Interview: Rupert Scofield, founder of Finca International
Rupert Scofield, president and CEO of microfinance organisation Finca International, discusses how it brings banking to the developing world and why people should follow America’s lead in the art of philanthropy.
“This is your world. My generation had its shot. We thought our problems were daunting but it’s nothing like the stuff you’re dealing with. It’s literally life and death problems for all of humanity.”
This was the powerful message from Scofield when he met three young entrepreneurs in London, and explained why US-based Finca, the Foundation for International Community Assistance, needs donors to fund its ambitions to help others grow their business.
He believes the world has never seen such a terrible time as now, and feels those who have prospered should lend a hand to those who want to prosper.
In his opinion, there needs to be global change.
“If something doesn’t change there will be a horrible catastrophe; such as climate change or a nuclear threat,” he says.
The three entrepreneurs, “all under 30”, were convinced, and prove that Scofield, with has vast wealth of experience, can keep pushing Finca onwards and upwards.
Access all areas
Scofield is an agricultural economist with 40 years of experience in developing countries. He served in the Peace Corps in Guatemala, where he made his first micro loans in the early 1970s.
In 1984 he co-founded Finca with John Hatch, who retired in 2006. Thanks to their efforts, Finca has grown from 60,000 clients and a loan portfolio of $5 million to a presence that includes over 1.8 million clients across five continents and a loan portfolio of more than $800 million.
Finca’s mission is to deliver financial services, carry out research and development, expand “financial inclusion” and “empower women worldwide”.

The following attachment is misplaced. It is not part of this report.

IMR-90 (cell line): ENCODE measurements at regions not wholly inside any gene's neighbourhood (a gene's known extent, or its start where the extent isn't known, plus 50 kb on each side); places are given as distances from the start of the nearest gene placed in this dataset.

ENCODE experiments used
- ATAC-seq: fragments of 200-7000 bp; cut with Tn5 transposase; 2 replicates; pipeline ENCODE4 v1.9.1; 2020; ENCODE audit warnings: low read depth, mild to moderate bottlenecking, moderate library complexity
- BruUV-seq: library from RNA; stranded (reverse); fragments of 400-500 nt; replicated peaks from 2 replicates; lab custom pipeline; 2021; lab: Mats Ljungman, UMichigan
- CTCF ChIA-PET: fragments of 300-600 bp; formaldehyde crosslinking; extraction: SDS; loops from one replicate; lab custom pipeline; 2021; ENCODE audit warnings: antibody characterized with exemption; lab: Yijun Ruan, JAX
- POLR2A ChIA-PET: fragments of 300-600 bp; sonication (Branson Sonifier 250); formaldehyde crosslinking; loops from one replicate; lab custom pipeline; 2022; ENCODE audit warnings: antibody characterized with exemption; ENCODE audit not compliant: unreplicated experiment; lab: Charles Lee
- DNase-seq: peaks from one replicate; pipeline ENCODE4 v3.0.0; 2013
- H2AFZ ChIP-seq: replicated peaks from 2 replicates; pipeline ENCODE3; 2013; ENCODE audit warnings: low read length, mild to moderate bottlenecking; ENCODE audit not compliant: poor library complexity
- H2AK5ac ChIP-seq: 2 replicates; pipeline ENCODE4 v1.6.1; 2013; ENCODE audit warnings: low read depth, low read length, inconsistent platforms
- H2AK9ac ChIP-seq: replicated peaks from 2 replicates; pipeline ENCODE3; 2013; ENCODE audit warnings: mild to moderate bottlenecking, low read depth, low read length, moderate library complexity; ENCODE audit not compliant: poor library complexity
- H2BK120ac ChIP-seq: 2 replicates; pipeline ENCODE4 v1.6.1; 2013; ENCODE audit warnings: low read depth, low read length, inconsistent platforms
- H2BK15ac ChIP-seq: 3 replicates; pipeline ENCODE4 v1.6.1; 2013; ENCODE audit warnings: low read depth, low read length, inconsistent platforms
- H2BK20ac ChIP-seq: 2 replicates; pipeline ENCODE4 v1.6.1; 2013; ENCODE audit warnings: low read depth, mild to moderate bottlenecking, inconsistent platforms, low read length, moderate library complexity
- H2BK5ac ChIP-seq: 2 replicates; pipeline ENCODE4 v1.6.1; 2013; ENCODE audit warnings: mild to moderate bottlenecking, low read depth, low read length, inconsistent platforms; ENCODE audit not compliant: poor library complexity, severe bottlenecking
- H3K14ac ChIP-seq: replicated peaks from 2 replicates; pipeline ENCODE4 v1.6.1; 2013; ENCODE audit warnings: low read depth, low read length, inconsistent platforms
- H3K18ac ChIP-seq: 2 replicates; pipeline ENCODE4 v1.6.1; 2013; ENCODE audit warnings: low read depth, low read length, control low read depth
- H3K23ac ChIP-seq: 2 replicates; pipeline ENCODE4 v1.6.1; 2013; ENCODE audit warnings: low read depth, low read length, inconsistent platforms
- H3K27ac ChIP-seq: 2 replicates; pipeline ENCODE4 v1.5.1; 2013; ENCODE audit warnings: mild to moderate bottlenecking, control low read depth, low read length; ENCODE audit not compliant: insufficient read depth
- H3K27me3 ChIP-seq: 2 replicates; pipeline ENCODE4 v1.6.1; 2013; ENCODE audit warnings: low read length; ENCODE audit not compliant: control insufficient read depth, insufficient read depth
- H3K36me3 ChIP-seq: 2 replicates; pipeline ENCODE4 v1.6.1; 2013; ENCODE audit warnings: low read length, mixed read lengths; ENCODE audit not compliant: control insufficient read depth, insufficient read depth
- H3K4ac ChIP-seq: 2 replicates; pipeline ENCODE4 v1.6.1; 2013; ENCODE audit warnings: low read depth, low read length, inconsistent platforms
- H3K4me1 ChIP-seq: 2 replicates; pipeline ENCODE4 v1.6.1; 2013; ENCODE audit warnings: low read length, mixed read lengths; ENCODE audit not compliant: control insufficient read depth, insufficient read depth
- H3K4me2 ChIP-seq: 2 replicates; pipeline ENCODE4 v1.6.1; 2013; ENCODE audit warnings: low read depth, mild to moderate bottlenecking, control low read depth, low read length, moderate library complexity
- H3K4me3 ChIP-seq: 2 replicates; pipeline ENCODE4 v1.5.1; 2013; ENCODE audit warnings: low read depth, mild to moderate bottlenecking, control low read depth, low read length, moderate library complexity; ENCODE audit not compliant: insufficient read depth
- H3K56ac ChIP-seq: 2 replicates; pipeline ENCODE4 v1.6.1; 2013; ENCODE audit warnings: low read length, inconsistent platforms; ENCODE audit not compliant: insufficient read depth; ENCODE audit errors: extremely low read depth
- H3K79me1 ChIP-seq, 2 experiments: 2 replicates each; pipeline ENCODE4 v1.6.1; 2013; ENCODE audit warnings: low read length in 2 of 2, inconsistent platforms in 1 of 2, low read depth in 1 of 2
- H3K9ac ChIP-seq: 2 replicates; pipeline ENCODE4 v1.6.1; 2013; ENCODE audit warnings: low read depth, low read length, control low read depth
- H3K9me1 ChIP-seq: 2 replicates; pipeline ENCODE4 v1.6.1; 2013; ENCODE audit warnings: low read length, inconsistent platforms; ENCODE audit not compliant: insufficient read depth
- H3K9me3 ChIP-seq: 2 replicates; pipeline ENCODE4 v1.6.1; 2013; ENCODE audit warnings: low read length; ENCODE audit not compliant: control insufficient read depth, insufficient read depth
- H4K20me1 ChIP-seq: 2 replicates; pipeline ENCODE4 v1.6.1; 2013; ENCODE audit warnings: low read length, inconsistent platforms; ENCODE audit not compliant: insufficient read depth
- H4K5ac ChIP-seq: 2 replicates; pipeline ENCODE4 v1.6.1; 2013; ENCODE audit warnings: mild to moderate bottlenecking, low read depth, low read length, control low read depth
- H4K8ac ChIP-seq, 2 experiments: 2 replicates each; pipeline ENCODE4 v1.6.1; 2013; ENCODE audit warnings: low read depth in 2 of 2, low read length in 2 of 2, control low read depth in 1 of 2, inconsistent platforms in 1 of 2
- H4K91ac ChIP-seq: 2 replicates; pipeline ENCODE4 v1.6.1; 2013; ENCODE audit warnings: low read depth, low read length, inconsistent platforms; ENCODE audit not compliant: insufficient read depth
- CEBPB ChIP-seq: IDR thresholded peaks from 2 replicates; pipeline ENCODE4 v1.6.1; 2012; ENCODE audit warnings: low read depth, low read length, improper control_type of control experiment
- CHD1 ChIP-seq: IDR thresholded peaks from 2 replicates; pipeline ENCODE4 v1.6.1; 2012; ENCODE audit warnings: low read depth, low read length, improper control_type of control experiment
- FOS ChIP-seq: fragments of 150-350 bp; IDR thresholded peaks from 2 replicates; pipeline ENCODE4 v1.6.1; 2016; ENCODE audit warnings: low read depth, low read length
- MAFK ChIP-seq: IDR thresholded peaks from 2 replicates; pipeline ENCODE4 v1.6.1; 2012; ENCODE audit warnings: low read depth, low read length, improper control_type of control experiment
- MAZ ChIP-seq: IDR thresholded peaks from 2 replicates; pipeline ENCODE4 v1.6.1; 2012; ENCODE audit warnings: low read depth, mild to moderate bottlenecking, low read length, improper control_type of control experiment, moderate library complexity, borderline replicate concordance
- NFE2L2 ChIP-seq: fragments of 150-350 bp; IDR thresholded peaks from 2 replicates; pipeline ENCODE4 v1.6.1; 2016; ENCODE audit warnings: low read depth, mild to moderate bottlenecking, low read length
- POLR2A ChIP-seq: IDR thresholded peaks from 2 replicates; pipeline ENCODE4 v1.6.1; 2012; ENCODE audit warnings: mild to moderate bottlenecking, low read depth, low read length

It now has 23 subsidiaries around the world, and one of them, Finca Bank Georgia, recently announced it is looking to modernise its online and mobile banking systems. The selection is in its final stages at present, with contract negotiations underway.
Finca also recently unveiled “the world’s largest microfinance fintech collaboration”, when it teamed with credit scoring specialist First Access. The two companies say this partnership “will create the largest and most sophisticated alternative credit-scoring approach by a microfinance institution in the world”.
Machines of loving grace
Finca is a company that publishes financial results and is audited like any other. But there are differences.
Scofield says the organisation is building a “fundraising machine” that ensures donors are always on hand to help.
These donors can include wealthy individuals, such as a Fortune 500 CEO, or people that are reached through direct mail campaigns and can give $50 or $100 a year.
In addition, Scofield says there are “big chunks of money” coming from the US – such as the World Bank and US Department of Agriculture. He also gives the example of a business colleague who says the US leads the way in the spirit of generosity.
“In the US there is the enormous tradition of philanthropy. The majority of the population gives either time or money to some kind of charity. It’s kind of our culture.
“In Scandinavia for example, tax is about 80% of a person’s income. So their response is ‘don’t ask me for the last 20% if my government is doing foreign aid’.”
He wants others to follow the US model, and because he was in London for the interview, he had a message for the UK.
“We need Brits to donate more and unfortunately we’ve not really cracked that nut yet.”
The statistics and the growth trajectory show Scofield has managed to propel Finca to a position of success. But how was all this achieved? In a sense the answer just raises more questions.
“When I look back at it all – I will be 67 in July – I ask how the hell did we do that? When did I find the energy to go to all these countries? Many of them I went to personally and sometimes on my own…”
This is an excerpt. The full article is available in the July/August 2016 edition of Banking Technology.